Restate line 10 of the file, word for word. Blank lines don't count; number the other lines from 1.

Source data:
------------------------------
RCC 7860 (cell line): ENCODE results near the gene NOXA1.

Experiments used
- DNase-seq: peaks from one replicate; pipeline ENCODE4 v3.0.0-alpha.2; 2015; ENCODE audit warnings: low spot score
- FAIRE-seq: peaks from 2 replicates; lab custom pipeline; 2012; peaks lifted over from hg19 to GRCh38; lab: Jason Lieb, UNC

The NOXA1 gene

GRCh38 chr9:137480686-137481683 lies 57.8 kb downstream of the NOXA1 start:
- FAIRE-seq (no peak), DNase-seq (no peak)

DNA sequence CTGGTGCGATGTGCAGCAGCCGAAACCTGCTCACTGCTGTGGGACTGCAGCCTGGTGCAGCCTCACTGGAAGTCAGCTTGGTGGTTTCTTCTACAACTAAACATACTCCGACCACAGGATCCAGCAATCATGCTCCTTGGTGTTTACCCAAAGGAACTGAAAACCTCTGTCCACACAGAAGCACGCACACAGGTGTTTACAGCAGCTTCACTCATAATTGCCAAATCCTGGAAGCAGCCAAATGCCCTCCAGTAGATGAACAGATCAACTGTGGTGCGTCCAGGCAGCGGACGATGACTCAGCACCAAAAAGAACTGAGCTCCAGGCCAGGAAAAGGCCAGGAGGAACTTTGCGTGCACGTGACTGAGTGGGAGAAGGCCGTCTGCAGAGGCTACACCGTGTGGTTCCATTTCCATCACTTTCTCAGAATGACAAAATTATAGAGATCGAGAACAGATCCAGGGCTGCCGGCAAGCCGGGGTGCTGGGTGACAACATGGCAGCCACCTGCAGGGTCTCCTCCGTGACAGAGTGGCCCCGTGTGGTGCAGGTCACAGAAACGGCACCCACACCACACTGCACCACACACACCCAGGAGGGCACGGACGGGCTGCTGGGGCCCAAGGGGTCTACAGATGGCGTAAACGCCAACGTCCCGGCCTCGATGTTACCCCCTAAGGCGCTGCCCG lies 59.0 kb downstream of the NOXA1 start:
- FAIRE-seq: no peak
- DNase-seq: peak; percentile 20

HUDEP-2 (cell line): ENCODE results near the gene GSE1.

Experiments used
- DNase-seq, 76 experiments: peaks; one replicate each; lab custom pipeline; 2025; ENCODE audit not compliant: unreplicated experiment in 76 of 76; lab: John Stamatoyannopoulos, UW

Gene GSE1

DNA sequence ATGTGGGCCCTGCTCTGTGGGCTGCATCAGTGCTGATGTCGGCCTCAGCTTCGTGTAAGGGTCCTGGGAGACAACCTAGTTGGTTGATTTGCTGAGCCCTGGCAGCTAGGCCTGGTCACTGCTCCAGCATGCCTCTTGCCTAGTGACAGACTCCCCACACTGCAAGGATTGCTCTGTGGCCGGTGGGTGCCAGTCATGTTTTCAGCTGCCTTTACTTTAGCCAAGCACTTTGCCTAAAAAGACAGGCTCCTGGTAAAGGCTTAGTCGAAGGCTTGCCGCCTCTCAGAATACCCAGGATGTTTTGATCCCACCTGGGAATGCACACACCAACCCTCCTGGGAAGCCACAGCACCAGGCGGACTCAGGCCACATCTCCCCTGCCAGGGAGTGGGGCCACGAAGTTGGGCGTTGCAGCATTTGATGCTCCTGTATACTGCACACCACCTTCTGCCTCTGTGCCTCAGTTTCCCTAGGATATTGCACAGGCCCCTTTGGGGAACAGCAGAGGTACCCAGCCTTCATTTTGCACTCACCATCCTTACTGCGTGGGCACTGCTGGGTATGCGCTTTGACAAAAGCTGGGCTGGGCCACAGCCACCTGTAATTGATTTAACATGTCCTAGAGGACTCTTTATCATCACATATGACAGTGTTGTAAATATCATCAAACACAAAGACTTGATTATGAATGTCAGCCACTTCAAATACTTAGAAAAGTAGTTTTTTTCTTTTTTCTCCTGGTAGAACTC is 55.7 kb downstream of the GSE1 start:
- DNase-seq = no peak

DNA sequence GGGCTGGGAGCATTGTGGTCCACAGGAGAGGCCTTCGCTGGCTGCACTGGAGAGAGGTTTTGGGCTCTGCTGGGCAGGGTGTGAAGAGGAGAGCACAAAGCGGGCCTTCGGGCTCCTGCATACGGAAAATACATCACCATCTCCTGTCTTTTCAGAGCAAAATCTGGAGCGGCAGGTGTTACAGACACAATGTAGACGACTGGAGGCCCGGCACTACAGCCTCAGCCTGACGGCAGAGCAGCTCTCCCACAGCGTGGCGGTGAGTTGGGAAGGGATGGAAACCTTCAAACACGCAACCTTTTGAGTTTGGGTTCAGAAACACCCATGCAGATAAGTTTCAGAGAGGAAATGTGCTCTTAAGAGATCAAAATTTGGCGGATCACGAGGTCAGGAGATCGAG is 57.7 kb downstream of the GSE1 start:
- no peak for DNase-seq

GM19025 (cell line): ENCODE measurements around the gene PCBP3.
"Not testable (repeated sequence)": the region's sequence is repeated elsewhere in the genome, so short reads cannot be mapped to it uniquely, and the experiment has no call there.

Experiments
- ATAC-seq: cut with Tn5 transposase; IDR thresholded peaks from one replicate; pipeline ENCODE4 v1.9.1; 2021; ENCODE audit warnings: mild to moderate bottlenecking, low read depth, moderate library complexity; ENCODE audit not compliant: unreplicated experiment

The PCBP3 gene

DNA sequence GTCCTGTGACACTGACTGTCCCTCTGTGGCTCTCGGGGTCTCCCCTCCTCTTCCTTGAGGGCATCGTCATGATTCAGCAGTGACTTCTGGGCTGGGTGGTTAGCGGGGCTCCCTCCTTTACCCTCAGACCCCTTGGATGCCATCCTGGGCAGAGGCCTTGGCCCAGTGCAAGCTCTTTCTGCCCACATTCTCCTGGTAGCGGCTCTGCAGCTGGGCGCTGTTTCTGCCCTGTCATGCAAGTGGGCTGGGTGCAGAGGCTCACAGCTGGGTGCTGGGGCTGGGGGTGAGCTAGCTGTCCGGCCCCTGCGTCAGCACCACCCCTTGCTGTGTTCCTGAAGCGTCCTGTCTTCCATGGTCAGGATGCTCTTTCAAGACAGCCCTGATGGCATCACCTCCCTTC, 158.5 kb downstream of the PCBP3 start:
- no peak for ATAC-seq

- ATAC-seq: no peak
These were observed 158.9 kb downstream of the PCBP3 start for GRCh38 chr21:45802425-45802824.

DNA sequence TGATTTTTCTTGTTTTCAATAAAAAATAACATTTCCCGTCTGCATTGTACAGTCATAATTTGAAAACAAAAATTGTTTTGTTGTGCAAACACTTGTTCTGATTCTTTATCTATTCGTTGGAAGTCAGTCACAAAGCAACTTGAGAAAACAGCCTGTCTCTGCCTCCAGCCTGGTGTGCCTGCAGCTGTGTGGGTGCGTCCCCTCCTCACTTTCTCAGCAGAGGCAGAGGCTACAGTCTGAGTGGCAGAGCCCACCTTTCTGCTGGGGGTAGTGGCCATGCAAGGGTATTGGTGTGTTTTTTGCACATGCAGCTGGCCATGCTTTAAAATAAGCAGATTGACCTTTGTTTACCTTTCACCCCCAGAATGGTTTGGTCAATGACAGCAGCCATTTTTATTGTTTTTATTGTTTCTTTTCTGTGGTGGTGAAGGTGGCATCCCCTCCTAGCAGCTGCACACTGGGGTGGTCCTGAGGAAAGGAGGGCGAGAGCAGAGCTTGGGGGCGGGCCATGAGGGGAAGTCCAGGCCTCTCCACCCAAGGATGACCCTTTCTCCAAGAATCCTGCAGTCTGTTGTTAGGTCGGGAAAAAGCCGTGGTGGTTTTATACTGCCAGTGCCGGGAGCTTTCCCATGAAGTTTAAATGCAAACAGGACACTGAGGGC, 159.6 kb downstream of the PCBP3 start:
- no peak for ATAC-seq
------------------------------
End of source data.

- DNase-seq: peak; percentile 20